10 thoughts on “Super Sunday For Commercial Spaceflight”

  1. For once I find myself agreeing with Jim (about the Senate Democrats OK with a “clean CR” that keeps the Sequester).

    The President is slouching towards a self-brought-upon meltdown. His Secretary of State, smart man of history that he is, invokes the spectre of Chamberlain at Munich and then, guess what, gets off a plane waving a piece of paper proclaiming peace in our time based on a dodgy promise from a tyrant. You know the Exchanges won’t work from an IT perspective (a few bugs that can be worked out, remind me Jim about your understanding of Missile Defense software) unless they “pull out all of the safeties” on any kind of verification. Gun Control anyone? Immigration Reform (OK, that one is not quite dead yet).

    Just give the President a clean Continuing Resolution — there is no Deal, there is no Grand Bargain, and yes, the optimal strategy is indeed to kick-the-can-down-the-road and muddle through. But noooooooo! First our die hard freedom-loving TEA Party/Libertarian Patriots scared off the working classes (Thank you Governors Walker, Kasich, and Scott along with former Governor Romney blabbing about the unjust Auto Bailout . . . in Ohio! Thank you for helping reelect Mr. Obama as President. And y’all, tell me I am wrong and that what the Right/TEA/Conservative Blogosphere is for, yeah, yeah, double-digit trillion debt, and even Obamacare are the existential threats of our day and no one was scared and only the stoopid voted for Mr. Obama, but last I checked Mr. Obama is still President).

    Yes, Mr. Obama is President, and headed nowhere fast, with rot setting in to his ill-begotten empire, fall-of-Michael-Corleone style. But we have to call attention to ourselves, don’t we, we have to give Mr. Obama his renewed Moment in the Sun, we can’t just let whatever he is about collapse?

  2. I must have missed the connection Paul.. is your rant about using Landing Legs on the Falcon 9?

    If SpaceX pulls off a landing it will really make the porkonauts in congress look bad. There will no justifing the porkwagon approach anymore.

  3. It will cause an “Oh $hit!” reaction in China, Russia, Europe and Chicago (I almost said Seattle).
    And as to the promise of ’69; Elon will build it, but will they come?

  4. Thanks, interesting report. Upgraded engine, stretching the tanks, experimenting with moving the engines into a different configuration: seems to me that this is the sort of attitude NASA should have had with the Shuttle. Now SpaceX is having to do the work for them.

  5. I’m surprised by the lack of reaction to the PJM post. I’ll repeat the comment I made there here:

    The more I think about it, the more I believe that they actually came close to achieving a soft landing on the first try, which is absolutely incredible.

    I figured that the hardest parts would be the turnaround maneuver and first burn, but they seem to have gone off smoothly. I was half expecting the vehicle to break up at that point. They have already done the landing part with Grasshopper.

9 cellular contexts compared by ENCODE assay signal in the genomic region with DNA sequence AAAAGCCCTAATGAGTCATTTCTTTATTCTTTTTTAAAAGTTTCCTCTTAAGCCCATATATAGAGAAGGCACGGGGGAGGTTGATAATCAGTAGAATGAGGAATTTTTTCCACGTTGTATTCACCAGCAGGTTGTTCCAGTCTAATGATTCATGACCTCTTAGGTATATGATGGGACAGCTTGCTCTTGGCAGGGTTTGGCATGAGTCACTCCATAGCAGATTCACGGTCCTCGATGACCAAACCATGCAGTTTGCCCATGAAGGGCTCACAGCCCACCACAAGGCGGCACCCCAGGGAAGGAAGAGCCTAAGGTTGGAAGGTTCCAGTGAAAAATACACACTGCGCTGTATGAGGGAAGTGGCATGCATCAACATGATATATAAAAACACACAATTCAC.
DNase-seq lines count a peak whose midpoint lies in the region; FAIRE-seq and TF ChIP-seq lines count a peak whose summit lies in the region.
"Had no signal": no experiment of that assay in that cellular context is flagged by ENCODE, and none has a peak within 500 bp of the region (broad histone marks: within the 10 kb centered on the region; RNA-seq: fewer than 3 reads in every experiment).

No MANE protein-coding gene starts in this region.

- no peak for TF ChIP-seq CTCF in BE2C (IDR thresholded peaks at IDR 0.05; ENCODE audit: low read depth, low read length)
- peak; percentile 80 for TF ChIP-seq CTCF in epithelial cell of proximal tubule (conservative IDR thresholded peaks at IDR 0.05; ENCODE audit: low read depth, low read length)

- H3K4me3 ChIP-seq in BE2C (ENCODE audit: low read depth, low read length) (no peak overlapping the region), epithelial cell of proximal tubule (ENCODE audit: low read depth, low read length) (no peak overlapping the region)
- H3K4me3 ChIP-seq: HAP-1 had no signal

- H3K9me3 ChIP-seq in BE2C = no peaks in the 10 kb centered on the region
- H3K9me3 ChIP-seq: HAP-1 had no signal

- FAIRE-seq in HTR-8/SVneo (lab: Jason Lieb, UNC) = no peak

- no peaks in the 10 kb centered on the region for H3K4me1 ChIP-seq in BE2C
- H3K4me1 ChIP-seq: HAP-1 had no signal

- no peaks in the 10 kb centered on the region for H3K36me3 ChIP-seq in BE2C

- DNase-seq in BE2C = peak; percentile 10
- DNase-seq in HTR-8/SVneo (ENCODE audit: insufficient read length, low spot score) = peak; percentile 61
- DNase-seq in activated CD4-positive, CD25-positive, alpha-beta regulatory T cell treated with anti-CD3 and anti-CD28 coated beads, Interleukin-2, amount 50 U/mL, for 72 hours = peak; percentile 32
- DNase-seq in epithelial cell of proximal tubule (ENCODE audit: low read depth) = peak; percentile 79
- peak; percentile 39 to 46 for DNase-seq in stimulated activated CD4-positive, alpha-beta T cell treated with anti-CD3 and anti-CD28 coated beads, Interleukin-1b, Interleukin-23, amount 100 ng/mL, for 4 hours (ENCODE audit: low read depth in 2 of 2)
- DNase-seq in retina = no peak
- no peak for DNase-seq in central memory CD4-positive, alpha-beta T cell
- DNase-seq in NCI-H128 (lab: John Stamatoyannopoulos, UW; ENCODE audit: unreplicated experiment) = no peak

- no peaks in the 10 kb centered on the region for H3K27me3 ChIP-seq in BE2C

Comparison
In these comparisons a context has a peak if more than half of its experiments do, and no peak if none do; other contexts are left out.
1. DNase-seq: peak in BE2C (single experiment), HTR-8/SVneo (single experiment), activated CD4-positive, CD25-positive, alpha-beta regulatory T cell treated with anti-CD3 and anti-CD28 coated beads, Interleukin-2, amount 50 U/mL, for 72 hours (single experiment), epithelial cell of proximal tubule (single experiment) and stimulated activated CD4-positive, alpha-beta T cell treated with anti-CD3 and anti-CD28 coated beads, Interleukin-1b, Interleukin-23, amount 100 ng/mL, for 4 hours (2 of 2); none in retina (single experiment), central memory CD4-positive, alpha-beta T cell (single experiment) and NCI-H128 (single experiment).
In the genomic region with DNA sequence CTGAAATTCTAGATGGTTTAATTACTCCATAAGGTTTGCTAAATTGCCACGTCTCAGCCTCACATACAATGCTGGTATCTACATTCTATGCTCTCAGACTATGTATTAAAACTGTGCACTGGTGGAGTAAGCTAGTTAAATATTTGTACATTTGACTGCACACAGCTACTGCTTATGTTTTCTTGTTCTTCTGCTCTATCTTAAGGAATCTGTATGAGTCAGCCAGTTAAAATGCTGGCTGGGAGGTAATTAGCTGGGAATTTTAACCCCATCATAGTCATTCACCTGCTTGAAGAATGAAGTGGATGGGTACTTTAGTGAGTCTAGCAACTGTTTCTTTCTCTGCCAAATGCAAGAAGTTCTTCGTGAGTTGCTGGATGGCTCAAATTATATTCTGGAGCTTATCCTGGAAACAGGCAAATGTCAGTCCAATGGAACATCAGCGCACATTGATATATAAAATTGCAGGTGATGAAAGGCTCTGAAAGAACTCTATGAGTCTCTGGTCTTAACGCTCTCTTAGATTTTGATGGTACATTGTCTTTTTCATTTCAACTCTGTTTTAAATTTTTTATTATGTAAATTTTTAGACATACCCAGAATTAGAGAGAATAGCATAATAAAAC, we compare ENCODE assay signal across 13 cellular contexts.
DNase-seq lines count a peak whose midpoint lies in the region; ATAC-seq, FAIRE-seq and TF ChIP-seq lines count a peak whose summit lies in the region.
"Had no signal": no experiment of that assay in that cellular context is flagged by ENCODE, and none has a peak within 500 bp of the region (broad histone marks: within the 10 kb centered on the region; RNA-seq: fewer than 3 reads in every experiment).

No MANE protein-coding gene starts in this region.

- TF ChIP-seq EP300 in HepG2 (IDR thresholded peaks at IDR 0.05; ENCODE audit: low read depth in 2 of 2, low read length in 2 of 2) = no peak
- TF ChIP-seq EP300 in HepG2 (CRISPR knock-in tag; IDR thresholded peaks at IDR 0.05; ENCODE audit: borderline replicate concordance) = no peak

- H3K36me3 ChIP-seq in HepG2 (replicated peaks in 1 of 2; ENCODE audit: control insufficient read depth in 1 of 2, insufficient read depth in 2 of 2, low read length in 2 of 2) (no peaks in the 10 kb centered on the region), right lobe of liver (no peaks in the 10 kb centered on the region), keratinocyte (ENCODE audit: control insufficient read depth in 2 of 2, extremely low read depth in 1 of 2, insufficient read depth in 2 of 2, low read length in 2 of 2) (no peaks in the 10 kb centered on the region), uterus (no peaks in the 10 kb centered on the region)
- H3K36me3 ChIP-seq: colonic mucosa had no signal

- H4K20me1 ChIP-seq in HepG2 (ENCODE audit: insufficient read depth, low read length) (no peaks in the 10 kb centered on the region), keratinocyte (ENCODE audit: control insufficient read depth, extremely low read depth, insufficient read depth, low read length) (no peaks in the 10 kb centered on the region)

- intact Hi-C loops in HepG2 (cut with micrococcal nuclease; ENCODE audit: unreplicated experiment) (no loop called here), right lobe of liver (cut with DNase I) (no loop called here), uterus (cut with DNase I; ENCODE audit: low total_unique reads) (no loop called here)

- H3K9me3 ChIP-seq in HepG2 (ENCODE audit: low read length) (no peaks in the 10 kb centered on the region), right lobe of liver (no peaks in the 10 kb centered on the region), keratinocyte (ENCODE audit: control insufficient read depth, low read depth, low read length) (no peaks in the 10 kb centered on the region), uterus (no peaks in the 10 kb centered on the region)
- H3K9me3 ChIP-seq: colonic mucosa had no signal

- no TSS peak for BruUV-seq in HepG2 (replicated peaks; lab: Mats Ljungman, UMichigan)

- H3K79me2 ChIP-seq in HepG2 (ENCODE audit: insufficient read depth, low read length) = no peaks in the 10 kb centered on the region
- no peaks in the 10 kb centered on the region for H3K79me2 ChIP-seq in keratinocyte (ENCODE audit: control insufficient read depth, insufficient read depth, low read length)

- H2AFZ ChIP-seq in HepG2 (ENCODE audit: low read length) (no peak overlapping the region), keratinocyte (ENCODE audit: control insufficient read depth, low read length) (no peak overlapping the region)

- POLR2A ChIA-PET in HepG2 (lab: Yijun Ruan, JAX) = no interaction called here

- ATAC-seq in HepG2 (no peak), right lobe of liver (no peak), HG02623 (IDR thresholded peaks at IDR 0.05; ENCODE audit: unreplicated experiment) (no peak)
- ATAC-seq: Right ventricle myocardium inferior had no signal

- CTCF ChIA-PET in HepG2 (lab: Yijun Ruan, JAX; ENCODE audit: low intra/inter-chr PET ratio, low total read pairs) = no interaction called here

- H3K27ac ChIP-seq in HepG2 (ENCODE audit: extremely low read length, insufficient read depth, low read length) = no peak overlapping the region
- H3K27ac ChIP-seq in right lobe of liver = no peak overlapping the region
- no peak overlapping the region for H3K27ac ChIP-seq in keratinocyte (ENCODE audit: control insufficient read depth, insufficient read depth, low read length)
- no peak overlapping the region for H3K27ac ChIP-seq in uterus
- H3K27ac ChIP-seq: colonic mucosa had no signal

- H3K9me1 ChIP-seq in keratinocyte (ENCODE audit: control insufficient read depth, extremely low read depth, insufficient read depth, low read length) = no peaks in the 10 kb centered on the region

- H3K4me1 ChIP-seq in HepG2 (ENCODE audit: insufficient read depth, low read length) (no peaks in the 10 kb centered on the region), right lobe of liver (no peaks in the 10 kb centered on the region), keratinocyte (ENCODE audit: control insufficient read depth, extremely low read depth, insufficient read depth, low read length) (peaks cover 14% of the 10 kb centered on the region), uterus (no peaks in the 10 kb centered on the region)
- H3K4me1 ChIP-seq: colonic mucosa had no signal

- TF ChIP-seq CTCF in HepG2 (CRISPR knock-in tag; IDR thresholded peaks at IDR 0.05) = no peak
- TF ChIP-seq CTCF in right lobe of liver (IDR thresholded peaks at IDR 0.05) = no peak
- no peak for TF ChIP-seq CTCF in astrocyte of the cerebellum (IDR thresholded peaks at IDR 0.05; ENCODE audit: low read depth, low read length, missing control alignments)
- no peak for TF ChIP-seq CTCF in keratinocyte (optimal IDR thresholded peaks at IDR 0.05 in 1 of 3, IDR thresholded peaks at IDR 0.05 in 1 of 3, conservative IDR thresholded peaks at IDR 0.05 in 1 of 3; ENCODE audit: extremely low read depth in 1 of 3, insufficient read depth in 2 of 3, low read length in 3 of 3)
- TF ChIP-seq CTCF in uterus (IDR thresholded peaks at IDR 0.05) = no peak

Compared to all that, fixing the spin problem shouldn’t be too difficult. Elon said that they now have all the pieces of the puzzle needed to recover the first stage.

  6. September 28, 2008 was the first successful orbital flight of Falcon 1, after three failures.

    A lot has happened in five years and one day.

  7. The best part about SpaceX is simply the fact that they have their head screwed on straight. In the aerospace industry there is this pernicious idea that it makes sense to skip generations. You see that with the Shuttle, VentureStar, JWST, the F-35, rotary rocket, Orion, SLS, and so much more. It’s easier to sell an N+2 design because it’s sexier, and because N+2 designs are obviously superior, and because every time it’s claimed that skipping a generation will be faster and cheaper. Yet it never works out in practice. STS was the most expensive heavily utilized launcher in history. And there were so many development problems with VentureStar that it had to be scrapped. I don’t remember it off-hand but they’ve made up a new term for the F-35 to describe the fact that the first models are actually really prototypes.

    It’s almost always the same. Skipping generations is slower, costlier, and riskier.

    SpaceX is smart enough to realize that there’s no shortcut for the necessary hard work of proving each iteration of a design. Because there are valuable lessons to be learned in each phase and because you mitigate risk by taking smaller steps. If SpaceX were like NASA or most companies they would have put forward their N+2 or N+X design as a multi-core heavy lift booster with every stage reusable and with a deep-space manned spacecraft as a payload. But if they’d tried that they would have spent more time and vastly more money before getting to where they are now and they would have a much lower chance of success. Instead they started out with the Falcon 1, then moved ahead at a development pace that seemed appropriate, evolving the Falcon 9, then the Falcon 9 v1.1, and working away on all the necessary technological advances they need for each phase of iterative improvement. Instead of trying to build a manned spacecraft in one go they started off by testing the key elements of the vehicle design in an unmanned cargo vehicle. Instead of trying to build full stack reusability from day 1 they worked on how to evolve the vehicle toward reusability. Instead of trying to build a heavy lift version as the main offering, they concentrated on proving the core components first.

    Even now if you look at what SpaceX has to offer you can see a lot of places where things are sub-optimal. The 2nd stage of their rocket is LOX/Kero so they don’t have very impressive GEO performance. 2nd stage restarts are still a bit buggy. The Falcon 9-R will only reuse the first stage. The manned Dragon is still not finished. And so on. But despite all that they still have a very good rocket and a good pressurized spacecraft that are solid competitors in the market, and their development of stage reusability will make them even more so by a tremendous margin.

    Within the next few years SpaceX will have a heavy lift rocket, a reusable first stage at crazy prices, a manned spacecraft, and perhaps a LOX/Methane upper stage. All of which will further accelerate the ability of the company to generate revenue, which feeds into their R&D budget and allows them to improve what they’ve got yet again.